The Illinois Supreme Court defines income as “ ‘something that comes in as an increment or addition,’ ” “ ‘a gain or recurrent benefit that is usu[ally] measured in money,’ ” or “ ‘the value of goods and services received by an individual in a given period of time.’ ” In re Marriage of Rogers, 213 Ill. 2d 129, 136-37 (2004)(quoting Webster’s Third New International Dictionary 1143 (1986))

That same case determined that gifts from a parent to a divorcing “represented a valuable benefit… that enhanced [the child’s] wealth and facilitated his ability to support” In re Marriage of Rogers, 213 Ill. 2d 129. Therefore, the gifts from a parent could be considered as income to the divorcing child.

When determining a divorcing spouse’s income, loans are not gifts. “[I]n general, loans should not be considered income…[because]..they usually do not directly increase an individual’s wealth.” In re Marriage of Tegeler, 365 Ill. App. 3d 448 (2006)

The distinction between a gift and a loan is “whether repayment of the money received was required. Where repayment was required, the loan was not considered income.” In re Marriage of Baumgartner, 384 Ill. App. 3d 39 (2008)

“[A] trial court should consider loans as potential income for purposes of calculating child support. Whether the loan in question is included as income depends on the facts of the case. If the trial court determines that the loan is not income for support purposes, it must make written findings setting forth its reasoning.” In re Marriage of Ash, 2021 IL App (1st) 200901

In determining whether a parent’s loan is really a loan, there will need to be testimony about the terms of the loan and if any payments have been made. The testimony is likely to come from the parent…who will provide a favorable answer for their child.

No matter what a parent testifies to, an Illinois divorce court is welcome to read between the lines and use the “loan” as reason to deviate from the guidelines.

“The court may deviate from the child support guidelines if the application would be inequitable, unjust, or inappropriate ” 750 ILCS 5/505(a)(3.4)

Likewise, an Illinois divorce court can consider a loan in order to deviate from the maintenance guidelines based on “any other factor that the court expressly finds to be just and equitable” 750 ILCS 5/504(a)(14)

Loans From Parents And Attorney’s Fees In An Illinois Divorce

In my experience, the most common loan/gift from a parent is the payment for a divorce lawyer to finally get rid of an unwelcome in-law.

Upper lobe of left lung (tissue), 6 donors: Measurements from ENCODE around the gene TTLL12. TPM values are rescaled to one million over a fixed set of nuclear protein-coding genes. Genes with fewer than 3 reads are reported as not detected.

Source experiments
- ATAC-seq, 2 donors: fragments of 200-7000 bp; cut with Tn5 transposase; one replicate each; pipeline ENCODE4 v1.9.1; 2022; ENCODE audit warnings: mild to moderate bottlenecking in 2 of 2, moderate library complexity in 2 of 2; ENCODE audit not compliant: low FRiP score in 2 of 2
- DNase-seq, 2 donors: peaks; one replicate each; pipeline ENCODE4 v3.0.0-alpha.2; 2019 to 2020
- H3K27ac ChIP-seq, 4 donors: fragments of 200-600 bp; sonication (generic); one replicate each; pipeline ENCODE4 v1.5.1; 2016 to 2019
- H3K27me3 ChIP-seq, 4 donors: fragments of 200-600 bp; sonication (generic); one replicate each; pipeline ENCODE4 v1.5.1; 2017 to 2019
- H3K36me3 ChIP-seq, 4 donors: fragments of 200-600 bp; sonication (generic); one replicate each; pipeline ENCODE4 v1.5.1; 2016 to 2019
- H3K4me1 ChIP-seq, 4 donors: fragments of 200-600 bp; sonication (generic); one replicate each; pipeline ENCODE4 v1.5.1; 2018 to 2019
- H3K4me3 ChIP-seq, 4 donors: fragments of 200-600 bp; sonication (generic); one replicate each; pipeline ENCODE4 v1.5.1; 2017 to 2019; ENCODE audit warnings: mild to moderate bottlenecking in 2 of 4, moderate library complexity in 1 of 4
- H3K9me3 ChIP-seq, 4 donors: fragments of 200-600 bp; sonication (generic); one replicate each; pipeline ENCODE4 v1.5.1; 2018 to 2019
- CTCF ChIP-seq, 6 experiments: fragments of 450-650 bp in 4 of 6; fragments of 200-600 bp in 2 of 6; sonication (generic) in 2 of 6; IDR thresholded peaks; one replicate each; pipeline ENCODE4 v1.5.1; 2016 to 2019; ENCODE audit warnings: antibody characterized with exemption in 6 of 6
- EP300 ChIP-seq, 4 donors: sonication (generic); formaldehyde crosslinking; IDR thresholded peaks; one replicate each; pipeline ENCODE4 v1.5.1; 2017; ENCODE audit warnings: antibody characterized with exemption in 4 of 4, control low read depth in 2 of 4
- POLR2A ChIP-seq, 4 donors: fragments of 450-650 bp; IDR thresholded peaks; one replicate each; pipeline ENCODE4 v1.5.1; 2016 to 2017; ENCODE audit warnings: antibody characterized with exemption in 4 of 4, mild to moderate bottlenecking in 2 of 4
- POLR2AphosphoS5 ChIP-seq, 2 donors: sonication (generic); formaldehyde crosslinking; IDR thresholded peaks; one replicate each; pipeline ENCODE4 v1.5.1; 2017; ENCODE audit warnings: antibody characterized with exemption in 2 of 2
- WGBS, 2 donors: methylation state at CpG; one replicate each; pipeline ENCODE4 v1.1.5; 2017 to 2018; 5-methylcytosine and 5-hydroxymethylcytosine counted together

There does not need to be a distinction between a loan and a gift when it was for attorney’s fees. The court really only looks to what was already paid.

“In assessing an interim [attorney fee} award, the court shall consider all relevant factors, as presented, that appear reasonable and necessary, including to the extent applicable:

the amount of the payment or payments made or reasonably expected to be made to the attorney for the other party” 750 ILCS 5/501(c-1)(1)(H)

“In enacting section 501(c-1), the legislature’s goal was to level the playing field by equalizing the parties’ litigation resources where it is shown that one party can pay and the other party cannot.” In re Marriage of Beyer and Parkis, 753 NE 2d 1032 – Ill: Appellate Court, 1st Dist., 1st Div. 2001

An Illinois divorce court will “equalize the resources” and presume that the parent’s gift/loan of attorney’s fees was appropriate and the other attorney will need an equivalent amount.

The court won’t even entertain a parent’s testimony that the money was a loan because no testimony needs to be taken in a petition for interim fees.

“Except for good cause shown, a proceeding for (or relating to) interim attorney’s fees and costs in a pre-judgment dissolution proceeding shall be nonevidentiary and summary in nature.” 750 ILCS 5/501(c-1)

A family’s support must be considered in an Illinois divorce. Contact my Illinois family law firm (or have your parents contact me) to determine how your family’s support or your spouse’s family’s support will impact your Illinois divorce.

Share Article on


Russell Knight

Russell D. Knight has been practicing family law as a Chicago divorce lawyer since 2006. Russell D. Knight amicably resolves tough cases while remaining a strong advocate for his client’s interests.

More about This Topic

Relevant Articles

Call Now Button